Minister for Defence Equipment, Support and Technology, Philip Dunne said: “We are determined to provide our troops with the best possible personal kit available and these new Glock 17’s will give them greater firepower and accuracy on operations.

“Now that we have balanced the budget we can invest with confidence in the equipment our Armed Forces need for the future. I have seen this pistol demonstrated in target ranges and am impressed that this new lighter, safer generation of pistol provides both better value for money for the MoD and will complement the wide range of weapons already available to front line troops

Sidearms are a valuable weapon for servicemen and women on the battlefield and the new Glock, manufactured in Austria, will complement the wide range of weapons already available to our forces, which includes:
SA80A2 assault rifles, which fire 5.56mm rounds;
Light Machine Guns, which fire 5.56mm rounds;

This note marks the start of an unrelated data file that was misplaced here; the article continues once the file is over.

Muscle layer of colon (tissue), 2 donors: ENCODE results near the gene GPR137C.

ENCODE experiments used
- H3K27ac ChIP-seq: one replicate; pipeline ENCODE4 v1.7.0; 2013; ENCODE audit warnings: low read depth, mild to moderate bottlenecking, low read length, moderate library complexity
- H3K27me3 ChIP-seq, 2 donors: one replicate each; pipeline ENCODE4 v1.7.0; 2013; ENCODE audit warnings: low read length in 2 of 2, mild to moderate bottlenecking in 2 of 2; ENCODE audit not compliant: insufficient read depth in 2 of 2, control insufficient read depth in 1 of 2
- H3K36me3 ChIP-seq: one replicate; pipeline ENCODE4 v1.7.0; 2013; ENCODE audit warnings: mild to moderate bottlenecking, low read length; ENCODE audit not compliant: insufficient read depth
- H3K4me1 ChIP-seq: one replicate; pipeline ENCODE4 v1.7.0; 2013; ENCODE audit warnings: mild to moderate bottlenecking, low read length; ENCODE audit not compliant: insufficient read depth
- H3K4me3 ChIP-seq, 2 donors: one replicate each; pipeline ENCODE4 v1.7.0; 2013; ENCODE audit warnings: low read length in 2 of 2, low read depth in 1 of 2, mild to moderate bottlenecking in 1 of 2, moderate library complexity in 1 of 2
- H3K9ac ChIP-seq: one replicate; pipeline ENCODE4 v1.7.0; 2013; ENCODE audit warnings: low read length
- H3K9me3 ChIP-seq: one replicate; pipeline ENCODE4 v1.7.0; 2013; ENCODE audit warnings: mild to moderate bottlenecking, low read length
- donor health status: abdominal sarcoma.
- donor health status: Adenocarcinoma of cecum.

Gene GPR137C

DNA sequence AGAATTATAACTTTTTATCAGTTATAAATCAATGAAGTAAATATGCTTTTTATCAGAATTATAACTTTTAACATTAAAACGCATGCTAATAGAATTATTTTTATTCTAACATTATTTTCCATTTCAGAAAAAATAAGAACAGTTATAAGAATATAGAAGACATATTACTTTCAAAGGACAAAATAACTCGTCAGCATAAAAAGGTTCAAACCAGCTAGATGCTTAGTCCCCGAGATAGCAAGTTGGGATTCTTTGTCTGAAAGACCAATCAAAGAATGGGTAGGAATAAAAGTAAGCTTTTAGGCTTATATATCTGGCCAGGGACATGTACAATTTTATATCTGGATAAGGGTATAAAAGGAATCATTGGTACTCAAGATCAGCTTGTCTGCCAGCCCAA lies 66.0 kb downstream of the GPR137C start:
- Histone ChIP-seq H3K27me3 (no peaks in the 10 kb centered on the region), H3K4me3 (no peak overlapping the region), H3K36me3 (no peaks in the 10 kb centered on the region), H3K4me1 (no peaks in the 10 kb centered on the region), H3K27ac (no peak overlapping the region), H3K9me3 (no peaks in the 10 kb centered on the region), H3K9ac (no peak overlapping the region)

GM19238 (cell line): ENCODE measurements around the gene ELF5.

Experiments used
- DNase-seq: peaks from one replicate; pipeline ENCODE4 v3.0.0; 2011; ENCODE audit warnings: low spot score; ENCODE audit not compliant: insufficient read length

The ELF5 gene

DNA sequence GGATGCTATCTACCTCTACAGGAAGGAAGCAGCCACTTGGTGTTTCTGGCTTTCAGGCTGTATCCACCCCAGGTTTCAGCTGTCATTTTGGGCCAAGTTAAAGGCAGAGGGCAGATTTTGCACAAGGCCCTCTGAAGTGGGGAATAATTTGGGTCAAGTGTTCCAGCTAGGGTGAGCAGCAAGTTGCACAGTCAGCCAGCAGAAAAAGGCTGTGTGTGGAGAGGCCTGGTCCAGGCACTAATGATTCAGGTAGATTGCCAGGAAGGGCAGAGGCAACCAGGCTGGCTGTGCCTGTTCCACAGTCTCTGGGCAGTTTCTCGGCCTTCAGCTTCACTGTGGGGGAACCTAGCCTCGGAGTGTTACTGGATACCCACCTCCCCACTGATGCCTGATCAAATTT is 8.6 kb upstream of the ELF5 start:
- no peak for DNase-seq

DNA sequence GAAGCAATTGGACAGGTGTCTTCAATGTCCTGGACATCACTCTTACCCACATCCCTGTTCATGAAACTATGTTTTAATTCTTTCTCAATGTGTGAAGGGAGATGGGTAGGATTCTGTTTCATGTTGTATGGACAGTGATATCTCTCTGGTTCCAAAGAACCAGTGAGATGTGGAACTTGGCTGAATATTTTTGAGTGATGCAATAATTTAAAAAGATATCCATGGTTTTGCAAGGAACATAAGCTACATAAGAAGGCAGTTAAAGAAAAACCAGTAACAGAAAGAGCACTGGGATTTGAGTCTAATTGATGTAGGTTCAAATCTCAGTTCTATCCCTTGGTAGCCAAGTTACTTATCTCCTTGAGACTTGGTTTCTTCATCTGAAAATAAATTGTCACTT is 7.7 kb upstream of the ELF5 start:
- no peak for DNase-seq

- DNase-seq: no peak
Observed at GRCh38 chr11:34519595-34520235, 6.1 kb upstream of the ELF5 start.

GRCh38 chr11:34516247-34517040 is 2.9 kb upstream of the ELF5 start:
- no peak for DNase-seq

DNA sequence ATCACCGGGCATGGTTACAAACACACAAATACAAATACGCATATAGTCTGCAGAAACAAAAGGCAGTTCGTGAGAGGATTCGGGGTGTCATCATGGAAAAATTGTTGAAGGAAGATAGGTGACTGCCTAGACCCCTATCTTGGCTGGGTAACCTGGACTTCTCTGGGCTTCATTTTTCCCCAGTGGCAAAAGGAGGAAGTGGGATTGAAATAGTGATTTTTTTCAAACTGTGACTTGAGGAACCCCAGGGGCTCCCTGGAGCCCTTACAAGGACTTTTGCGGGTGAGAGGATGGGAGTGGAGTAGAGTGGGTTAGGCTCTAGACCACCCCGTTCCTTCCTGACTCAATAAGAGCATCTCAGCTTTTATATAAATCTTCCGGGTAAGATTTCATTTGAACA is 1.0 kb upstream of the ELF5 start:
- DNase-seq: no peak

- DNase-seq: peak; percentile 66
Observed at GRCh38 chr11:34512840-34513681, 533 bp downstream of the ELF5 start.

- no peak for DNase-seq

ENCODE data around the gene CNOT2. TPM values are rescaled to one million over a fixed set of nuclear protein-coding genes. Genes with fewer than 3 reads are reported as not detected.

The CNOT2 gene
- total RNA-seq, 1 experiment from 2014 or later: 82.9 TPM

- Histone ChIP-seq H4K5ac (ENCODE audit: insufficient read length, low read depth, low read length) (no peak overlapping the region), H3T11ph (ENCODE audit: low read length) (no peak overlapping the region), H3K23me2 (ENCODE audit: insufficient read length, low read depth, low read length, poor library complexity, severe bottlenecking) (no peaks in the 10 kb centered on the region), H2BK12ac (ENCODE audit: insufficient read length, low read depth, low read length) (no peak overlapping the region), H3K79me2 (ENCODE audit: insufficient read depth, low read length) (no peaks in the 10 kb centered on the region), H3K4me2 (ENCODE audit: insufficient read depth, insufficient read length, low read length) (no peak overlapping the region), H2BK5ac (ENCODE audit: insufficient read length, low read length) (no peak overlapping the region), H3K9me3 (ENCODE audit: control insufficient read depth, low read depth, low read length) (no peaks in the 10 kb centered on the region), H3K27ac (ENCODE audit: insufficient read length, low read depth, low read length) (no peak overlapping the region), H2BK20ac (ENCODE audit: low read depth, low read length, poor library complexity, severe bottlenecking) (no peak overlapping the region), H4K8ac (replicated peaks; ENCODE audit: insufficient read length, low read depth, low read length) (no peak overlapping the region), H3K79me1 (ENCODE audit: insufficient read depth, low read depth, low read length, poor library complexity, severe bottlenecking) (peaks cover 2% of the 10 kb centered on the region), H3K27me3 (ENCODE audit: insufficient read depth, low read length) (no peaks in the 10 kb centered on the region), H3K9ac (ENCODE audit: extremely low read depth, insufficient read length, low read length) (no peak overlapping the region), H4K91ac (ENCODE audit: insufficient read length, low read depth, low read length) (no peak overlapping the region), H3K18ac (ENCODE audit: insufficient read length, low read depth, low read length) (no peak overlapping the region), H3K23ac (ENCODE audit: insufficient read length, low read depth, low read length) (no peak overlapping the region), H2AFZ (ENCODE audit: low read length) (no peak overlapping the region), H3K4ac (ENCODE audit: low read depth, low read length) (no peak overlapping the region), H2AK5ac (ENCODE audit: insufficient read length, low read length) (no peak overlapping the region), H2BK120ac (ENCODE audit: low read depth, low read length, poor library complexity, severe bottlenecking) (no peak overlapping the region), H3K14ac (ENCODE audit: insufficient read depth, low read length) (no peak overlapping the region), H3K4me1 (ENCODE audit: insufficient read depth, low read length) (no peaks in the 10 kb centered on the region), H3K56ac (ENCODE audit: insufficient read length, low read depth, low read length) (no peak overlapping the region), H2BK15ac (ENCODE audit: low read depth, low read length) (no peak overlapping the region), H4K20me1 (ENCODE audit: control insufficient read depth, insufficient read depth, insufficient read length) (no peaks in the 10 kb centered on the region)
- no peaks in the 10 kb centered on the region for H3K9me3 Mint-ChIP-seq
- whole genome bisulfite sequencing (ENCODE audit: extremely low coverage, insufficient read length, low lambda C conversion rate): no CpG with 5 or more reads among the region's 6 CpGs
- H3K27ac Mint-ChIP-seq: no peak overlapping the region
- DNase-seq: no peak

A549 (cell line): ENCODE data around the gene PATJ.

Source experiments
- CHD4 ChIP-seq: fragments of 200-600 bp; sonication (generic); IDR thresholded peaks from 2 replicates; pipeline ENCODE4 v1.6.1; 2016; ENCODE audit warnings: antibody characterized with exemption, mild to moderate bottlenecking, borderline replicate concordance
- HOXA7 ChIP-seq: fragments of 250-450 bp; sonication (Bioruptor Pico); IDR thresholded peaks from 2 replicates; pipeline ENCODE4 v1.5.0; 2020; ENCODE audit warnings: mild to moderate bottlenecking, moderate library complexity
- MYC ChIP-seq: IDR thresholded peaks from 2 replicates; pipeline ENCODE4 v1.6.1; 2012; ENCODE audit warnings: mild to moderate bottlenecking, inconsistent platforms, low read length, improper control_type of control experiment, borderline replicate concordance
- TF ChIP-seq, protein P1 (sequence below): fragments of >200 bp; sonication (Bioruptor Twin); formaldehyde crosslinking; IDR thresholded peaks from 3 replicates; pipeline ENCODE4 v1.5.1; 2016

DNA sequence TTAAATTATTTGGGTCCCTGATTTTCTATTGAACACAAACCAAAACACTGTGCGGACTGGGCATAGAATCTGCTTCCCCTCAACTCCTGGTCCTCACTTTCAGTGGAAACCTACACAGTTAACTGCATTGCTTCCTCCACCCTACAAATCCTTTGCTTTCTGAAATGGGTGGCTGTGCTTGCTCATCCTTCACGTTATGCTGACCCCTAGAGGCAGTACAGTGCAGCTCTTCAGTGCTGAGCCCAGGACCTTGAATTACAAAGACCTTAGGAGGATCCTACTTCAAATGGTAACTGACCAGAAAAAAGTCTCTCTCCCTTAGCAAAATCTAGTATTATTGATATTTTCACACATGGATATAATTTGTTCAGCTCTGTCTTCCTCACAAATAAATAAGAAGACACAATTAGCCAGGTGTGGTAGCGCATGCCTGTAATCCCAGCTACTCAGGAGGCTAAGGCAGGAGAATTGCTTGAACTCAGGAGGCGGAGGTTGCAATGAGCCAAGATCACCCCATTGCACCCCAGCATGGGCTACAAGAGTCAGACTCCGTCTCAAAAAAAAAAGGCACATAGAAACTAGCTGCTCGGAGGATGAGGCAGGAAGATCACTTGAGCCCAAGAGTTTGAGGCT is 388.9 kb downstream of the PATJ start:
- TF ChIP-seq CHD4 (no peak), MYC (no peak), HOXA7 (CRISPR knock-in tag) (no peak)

Sharpshooter rifles, which fire 7.62mm rounds;
General Purpose Machine Guns, which fire 7.62mm rounds;
Combat Shotguns, which fire 12-gauge cartridges; and
Sniper Systems, which fire 8.59mm rounds.
The Glock pistols will replace the Browning which after being used by the Armed Forces for more than 40 years has become increasingly expensive to maintain. The contract for a replacement pistol was put out to tender two years ago and is not in response to any specific or increased threat.
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that's Right The brits have gone Glock!
 

Scratch

Captain
Re: European armed forces

In other news, the UK is retiring quite a lot of assets early, due to those SDR results, without having thought about a timely replacement.

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Royal Navy to face surveillance, transport helicopter shortages
Craig Hoyle London - 3 hours ago

The UK Royal Navy will encounter a potential four-year gap in its ability to deliver organic airborne surveillance and control (ASaC) services late this decade, following the retirement in 2016 of its last Westland Sea King helicopters, the government's National Audit Office (NAO) has warned.
[...]